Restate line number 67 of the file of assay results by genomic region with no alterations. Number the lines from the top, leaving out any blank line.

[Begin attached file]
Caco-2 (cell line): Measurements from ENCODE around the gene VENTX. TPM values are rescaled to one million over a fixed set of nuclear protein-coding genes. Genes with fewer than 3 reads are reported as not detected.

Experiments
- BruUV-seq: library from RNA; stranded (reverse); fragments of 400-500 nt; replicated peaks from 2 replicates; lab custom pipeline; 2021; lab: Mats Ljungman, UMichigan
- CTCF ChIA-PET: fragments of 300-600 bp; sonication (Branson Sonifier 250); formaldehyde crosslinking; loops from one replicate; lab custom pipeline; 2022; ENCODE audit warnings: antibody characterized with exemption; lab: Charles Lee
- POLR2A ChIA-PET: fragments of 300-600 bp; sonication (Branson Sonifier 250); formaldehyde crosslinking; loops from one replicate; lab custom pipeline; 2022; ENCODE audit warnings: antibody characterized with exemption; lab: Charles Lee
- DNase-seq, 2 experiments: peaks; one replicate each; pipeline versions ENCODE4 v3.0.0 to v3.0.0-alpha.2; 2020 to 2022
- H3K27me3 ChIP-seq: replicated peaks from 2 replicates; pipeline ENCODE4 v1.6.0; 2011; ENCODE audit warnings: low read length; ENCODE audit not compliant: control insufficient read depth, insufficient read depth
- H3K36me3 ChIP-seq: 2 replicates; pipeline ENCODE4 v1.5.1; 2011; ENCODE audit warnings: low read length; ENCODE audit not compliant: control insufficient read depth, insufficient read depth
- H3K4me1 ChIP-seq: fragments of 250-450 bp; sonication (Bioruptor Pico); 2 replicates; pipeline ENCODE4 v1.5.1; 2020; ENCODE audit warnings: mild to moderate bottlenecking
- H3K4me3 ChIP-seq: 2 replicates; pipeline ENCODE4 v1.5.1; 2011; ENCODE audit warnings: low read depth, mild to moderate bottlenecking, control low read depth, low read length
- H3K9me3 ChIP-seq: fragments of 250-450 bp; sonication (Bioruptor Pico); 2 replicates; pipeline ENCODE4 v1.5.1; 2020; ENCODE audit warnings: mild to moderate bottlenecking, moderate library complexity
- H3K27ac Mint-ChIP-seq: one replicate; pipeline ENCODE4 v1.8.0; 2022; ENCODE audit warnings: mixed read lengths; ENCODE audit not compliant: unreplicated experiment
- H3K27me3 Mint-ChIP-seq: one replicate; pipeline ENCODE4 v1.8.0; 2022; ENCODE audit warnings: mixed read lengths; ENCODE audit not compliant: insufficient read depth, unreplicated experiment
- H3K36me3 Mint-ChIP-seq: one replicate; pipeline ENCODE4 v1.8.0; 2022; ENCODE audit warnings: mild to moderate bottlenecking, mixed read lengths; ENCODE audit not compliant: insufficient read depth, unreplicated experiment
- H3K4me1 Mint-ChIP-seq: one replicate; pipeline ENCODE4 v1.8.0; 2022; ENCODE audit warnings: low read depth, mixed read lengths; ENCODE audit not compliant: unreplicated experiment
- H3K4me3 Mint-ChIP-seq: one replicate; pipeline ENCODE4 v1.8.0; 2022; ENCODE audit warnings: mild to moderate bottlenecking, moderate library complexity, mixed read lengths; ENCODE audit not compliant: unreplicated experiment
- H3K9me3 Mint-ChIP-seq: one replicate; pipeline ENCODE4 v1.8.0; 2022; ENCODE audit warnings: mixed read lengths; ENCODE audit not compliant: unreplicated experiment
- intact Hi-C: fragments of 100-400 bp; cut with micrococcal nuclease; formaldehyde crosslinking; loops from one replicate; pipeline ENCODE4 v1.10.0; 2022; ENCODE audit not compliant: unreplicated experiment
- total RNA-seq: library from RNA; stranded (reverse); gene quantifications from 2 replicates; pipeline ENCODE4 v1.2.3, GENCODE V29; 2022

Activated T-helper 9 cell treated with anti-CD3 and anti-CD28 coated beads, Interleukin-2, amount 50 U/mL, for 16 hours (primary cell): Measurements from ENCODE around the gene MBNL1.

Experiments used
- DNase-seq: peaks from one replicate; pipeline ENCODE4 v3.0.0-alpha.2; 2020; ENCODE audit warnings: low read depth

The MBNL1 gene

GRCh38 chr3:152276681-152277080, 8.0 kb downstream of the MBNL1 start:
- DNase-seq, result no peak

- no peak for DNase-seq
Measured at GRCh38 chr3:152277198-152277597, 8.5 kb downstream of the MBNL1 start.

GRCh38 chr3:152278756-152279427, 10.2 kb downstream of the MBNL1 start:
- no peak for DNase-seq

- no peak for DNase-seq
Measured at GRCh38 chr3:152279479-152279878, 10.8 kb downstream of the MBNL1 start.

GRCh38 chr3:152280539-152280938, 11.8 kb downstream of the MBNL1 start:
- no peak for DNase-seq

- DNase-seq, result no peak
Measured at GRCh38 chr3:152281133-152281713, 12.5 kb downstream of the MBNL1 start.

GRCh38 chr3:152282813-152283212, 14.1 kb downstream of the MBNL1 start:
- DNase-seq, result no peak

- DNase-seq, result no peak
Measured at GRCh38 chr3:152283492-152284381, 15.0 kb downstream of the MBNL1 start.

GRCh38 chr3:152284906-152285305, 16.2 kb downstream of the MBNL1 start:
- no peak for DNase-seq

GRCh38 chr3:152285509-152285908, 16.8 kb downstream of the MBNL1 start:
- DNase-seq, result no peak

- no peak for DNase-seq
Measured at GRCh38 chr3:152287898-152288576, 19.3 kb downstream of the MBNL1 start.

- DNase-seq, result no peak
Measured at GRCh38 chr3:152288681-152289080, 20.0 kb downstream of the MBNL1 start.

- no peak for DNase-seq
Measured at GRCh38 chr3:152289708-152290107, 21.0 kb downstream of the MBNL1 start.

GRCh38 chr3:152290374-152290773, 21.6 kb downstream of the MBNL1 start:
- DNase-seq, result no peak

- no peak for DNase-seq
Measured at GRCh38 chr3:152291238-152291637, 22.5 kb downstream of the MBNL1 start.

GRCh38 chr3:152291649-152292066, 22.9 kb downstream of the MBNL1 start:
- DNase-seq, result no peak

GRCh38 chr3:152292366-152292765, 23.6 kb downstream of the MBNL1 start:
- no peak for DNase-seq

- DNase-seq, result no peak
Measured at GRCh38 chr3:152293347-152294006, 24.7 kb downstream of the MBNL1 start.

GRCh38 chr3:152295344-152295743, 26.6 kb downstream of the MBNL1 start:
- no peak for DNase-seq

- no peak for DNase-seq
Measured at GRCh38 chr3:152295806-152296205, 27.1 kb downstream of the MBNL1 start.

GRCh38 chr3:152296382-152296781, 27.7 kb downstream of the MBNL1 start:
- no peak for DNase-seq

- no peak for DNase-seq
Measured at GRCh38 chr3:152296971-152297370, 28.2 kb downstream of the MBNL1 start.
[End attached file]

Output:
Measured at GRCh38 chr3:152296971-152297370, 28.2 kb downstream of the MBNL1 start.